Study: Extended Oral Antibiotics Reduces Infection Rate in Select Total Joint Patients

By on 12:43 PM

The results of a study published in The Journal of Bone and Joint Surgery indicate that extended postoperative antibiotic prophylaxis contributes to a significant reduction in the 90-day infection rate of select total joint arthroplasty (TJA) patients at high risk for infection.

The study examined nearly 2,200 primary total hip arthroplasties (THAs) and total knee arthroplasties (TKAs) performed from 2011 through 2016 at a suburban academic hospital. Beginning January 2015, patients identified as being at an elevated risk of periprosthetic joint infection (PJI) received extended oral antibiotic prophylaxis for seven days following their discharge.

Results showed that high-risk patients without extended antibiotic prophylaxis were 4.9 and 4.0 times more likely to develop PJI after TKA and THA, respectively, than high-risk patients who received extended antibiotic prophylaxis.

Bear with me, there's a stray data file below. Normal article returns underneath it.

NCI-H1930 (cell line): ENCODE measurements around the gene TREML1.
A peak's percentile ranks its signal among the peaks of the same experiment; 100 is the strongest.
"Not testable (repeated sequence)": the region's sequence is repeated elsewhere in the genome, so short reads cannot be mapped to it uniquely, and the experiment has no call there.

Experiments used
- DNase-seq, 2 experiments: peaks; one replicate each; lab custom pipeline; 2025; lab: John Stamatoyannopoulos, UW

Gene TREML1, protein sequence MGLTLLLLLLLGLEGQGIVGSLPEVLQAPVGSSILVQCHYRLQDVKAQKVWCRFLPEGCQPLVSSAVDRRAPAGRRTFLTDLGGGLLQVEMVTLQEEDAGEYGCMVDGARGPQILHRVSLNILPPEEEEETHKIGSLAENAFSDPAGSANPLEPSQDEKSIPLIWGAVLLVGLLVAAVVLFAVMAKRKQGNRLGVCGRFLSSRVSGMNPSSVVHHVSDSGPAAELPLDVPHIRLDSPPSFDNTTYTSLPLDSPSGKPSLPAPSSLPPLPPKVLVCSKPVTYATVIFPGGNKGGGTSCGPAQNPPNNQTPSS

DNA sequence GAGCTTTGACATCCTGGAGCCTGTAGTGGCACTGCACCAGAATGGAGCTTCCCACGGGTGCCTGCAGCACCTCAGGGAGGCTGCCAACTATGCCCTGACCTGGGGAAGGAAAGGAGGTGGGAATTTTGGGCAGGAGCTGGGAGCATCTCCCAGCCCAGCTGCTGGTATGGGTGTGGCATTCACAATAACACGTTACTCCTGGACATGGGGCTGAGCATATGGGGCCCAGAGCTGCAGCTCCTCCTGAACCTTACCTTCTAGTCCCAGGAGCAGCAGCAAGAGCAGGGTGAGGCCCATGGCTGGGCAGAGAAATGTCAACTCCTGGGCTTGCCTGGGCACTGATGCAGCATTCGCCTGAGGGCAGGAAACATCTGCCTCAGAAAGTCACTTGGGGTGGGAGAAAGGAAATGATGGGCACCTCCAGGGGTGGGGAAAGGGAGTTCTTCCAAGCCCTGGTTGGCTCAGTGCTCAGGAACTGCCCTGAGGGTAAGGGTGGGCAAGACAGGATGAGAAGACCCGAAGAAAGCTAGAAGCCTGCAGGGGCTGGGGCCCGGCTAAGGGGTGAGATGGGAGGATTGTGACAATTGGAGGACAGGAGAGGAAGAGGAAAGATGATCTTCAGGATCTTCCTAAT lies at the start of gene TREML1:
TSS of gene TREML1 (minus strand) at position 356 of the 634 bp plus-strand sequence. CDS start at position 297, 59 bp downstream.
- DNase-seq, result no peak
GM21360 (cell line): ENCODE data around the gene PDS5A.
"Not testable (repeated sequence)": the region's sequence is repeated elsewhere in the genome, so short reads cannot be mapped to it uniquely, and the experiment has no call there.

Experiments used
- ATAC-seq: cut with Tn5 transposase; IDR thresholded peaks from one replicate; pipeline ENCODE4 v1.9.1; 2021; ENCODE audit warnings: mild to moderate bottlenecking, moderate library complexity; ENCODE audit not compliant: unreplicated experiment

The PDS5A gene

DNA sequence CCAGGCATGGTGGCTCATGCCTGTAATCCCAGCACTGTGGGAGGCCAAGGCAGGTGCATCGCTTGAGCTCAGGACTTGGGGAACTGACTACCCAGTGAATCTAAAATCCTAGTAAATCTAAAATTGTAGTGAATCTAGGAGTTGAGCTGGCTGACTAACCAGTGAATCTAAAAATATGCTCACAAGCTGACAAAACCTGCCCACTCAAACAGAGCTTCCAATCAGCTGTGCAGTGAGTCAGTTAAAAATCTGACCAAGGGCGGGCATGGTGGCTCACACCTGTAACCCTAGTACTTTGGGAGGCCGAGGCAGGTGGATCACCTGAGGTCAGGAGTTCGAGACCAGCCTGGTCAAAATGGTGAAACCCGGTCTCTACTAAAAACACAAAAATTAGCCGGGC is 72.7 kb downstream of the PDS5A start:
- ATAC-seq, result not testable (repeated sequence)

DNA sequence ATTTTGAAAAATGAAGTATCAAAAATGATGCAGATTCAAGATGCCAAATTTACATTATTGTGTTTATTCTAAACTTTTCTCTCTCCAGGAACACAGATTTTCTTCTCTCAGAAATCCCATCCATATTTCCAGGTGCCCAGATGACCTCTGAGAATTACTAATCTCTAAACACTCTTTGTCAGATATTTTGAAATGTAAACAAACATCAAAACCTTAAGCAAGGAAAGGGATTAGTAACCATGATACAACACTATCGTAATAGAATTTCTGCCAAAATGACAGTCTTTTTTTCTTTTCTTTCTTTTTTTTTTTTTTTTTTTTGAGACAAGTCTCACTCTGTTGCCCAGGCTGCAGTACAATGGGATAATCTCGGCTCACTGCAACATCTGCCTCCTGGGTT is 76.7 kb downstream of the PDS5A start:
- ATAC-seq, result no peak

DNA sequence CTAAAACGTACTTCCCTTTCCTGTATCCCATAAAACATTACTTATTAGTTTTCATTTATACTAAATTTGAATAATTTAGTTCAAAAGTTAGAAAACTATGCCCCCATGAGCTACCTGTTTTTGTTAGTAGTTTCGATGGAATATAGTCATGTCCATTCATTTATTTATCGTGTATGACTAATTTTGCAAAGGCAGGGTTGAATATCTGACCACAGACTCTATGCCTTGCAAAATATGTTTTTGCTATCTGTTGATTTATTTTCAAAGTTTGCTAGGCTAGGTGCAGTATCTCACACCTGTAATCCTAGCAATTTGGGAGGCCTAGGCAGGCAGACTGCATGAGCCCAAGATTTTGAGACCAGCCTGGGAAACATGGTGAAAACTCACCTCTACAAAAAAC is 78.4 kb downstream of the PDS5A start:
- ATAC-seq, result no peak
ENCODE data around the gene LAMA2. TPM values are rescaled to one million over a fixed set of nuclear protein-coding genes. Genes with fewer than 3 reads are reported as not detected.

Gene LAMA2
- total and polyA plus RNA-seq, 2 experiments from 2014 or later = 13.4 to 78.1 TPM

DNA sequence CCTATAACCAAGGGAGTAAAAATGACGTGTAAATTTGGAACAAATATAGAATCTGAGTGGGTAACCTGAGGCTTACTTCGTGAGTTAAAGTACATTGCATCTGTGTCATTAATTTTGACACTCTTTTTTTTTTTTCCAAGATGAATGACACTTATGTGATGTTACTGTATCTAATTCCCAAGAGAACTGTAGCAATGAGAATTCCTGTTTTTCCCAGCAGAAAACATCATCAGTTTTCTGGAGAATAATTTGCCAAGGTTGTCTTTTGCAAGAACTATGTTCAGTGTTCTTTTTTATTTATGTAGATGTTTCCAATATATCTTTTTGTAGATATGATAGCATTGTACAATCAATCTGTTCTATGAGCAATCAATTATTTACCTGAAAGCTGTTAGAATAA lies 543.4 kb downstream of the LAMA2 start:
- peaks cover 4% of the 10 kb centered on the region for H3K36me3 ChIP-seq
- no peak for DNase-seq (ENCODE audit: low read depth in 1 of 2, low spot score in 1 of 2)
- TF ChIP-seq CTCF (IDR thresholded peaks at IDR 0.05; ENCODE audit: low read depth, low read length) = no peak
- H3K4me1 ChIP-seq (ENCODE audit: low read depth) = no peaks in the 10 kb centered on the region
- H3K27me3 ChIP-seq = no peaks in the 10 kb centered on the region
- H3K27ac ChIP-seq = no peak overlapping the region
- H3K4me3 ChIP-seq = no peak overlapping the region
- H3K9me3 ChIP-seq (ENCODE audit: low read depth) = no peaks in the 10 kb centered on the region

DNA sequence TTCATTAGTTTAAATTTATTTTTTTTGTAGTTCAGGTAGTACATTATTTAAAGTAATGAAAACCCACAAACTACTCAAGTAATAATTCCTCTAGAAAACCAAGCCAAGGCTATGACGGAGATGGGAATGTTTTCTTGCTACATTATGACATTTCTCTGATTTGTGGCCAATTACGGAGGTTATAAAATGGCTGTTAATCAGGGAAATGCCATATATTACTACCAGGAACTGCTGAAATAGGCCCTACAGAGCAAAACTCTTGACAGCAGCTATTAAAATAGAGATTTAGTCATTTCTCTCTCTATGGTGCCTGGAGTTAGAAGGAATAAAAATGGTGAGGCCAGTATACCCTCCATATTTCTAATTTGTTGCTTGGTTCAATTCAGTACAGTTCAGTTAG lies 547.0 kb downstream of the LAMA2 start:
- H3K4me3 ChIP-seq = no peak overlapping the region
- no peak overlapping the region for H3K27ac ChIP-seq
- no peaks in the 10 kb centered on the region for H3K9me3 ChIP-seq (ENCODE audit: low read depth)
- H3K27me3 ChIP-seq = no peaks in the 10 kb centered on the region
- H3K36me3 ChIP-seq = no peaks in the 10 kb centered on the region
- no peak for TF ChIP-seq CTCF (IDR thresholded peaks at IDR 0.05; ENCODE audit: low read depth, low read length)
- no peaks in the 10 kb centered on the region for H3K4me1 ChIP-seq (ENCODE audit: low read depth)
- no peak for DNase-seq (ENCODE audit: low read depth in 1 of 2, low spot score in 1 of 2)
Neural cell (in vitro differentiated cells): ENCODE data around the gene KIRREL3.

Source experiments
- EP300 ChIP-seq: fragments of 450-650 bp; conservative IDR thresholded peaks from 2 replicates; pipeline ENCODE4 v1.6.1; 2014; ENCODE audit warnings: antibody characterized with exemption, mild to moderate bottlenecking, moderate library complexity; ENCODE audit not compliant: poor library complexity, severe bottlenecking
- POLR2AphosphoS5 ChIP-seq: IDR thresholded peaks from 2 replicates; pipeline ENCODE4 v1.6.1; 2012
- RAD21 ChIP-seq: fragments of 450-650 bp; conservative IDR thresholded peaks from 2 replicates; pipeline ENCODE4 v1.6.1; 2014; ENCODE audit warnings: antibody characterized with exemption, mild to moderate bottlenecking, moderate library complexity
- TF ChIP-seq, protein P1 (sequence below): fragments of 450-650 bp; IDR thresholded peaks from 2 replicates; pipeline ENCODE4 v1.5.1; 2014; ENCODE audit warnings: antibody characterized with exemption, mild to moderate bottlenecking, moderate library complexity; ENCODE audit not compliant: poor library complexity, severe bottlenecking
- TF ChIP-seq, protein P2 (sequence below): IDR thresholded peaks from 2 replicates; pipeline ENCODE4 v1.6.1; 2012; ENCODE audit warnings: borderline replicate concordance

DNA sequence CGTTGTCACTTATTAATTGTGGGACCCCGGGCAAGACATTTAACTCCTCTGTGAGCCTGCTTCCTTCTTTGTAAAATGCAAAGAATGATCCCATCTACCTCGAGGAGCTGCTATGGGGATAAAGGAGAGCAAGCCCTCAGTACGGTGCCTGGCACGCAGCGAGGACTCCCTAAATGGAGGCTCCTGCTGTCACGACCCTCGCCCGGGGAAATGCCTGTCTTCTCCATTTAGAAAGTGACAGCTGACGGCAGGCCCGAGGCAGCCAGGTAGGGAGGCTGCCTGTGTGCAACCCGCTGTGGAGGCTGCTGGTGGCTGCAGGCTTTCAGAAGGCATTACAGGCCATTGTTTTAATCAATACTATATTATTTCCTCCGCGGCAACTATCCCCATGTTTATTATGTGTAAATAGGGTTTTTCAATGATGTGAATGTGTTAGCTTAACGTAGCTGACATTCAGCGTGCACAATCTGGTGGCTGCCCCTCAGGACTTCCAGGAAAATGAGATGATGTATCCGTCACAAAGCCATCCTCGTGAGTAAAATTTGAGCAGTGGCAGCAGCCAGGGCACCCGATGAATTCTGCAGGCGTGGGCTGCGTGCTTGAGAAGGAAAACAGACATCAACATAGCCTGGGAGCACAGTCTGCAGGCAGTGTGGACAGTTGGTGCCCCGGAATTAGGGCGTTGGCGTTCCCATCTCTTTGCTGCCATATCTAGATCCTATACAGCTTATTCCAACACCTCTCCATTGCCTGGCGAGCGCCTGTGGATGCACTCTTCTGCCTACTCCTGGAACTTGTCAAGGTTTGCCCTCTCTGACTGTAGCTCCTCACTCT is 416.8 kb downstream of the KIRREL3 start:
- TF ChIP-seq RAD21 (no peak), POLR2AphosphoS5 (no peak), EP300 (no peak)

As the researchers conclude, "We encourage further study and deliberation prior to adoption of a protocol involving extended oral antibiotic prophylaxis after high-risk TJA, with the benefits weighed appropriately against potential adverse consequences, such as increasing the development of antimicrobial resistance."

Phenelle Segal, RN, CIC, FAPIC

Phenelle Segal, RN, CIC, FAPIC, is the founder and president of Infection Control Consulting Services LLC (ICCS). Phenelle has more than 30 years' experience providing customized comprehensive infection control and prevention services to healthcare facilities nationwide. Her services focus on assisting hospitals, ambulatory surgery centers, dental office and oral surgery practices, doctor's offices, nursing homes and other organizations with implementing and maintaining an infection control program that: complies with The Joint Commission, AAAHC, Centers for Medicaid and Medicare Services (CMS) and other regulatory agencies; respond to situations of noncompliance; and improve the processes for reducing risk.